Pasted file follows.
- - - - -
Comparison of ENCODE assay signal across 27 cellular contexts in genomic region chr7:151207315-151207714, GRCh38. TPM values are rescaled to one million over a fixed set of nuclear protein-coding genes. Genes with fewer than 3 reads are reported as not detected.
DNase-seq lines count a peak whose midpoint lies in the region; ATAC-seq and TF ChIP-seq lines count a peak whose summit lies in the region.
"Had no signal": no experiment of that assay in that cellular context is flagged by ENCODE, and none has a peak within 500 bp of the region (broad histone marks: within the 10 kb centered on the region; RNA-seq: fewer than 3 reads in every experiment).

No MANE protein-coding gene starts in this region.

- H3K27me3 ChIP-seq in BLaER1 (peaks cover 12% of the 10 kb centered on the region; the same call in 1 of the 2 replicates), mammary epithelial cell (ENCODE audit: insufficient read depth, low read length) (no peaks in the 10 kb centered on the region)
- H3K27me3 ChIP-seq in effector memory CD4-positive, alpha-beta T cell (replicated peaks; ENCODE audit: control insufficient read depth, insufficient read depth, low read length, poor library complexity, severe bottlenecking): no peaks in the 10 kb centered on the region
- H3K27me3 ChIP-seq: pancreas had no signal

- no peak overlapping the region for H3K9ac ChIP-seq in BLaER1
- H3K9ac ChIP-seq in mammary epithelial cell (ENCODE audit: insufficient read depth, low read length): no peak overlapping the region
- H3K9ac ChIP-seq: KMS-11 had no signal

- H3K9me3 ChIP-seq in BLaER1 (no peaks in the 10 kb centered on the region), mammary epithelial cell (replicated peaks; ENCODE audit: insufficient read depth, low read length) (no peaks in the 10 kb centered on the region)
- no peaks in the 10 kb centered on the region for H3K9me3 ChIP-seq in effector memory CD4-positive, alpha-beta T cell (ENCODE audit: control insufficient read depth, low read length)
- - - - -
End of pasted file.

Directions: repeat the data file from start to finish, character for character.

Comparison of ENCODE assay signal across 27 cellular contexts in genomic region chr7:151207315-151207714, GRCh38. TPM values are rescaled to one million over a fixed set of nuclear protein-coding genes. Genes with fewer than 3 reads are reported as not detected.
DNase-seq lines count a peak whose midpoint lies in the region; ATAC-seq and TF ChIP-seq lines count a peak whose summit lies in the region.
"Had no signal": no experiment of that assay in that cellular context is flagged by ENCODE, and none has a peak within 500 bp of the region (broad histone marks: within the 10 kb centered on the region; RNA-seq: fewer than 3 reads in every experiment).

No MANE protein-coding gene starts in this region.

- H3K27me3 ChIP-seq in BLaER1 (peaks cover 12% of the 10 kb centered on the region; the same call in 1 of the 2 replicates), mammary epithelial cell (ENCODE audit: insufficient read depth, low read length) (no peaks in the 10 kb centered on the region)
- H3K27me3 ChIP-seq in effector memory CD4-positive, alpha-beta T cell (replicated peaks; ENCODE audit: control insufficient read depth, insufficient read depth, low read length, poor library complexity, severe bottlenecking): no peaks in the 10 kb centered on the region
- H3K27me3 ChIP-seq: pancreas had no signal

- no peak overlapping the region for H3K9ac ChIP-seq in BLaER1
- H3K9ac ChIP-seq in mammary epithelial cell (ENCODE audit: insufficient read depth, low read length): no peak overlapping the region
- H3K9ac ChIP-seq: KMS-11 had no signal

- H3K9me3 ChIP-seq in BLaER1 (no peaks in the 10 kb centered on the region), mammary epithelial cell (replicated peaks; ENCODE audit: insufficient read depth, low read length) (no peaks in the 10 kb centered on the region)
- no peaks in the 10 kb centered on the region for H3K9me3 ChIP-seq in effector memory CD4-positive, alpha-beta T cell (ENCODE audit: control insufficient read depth, low read length)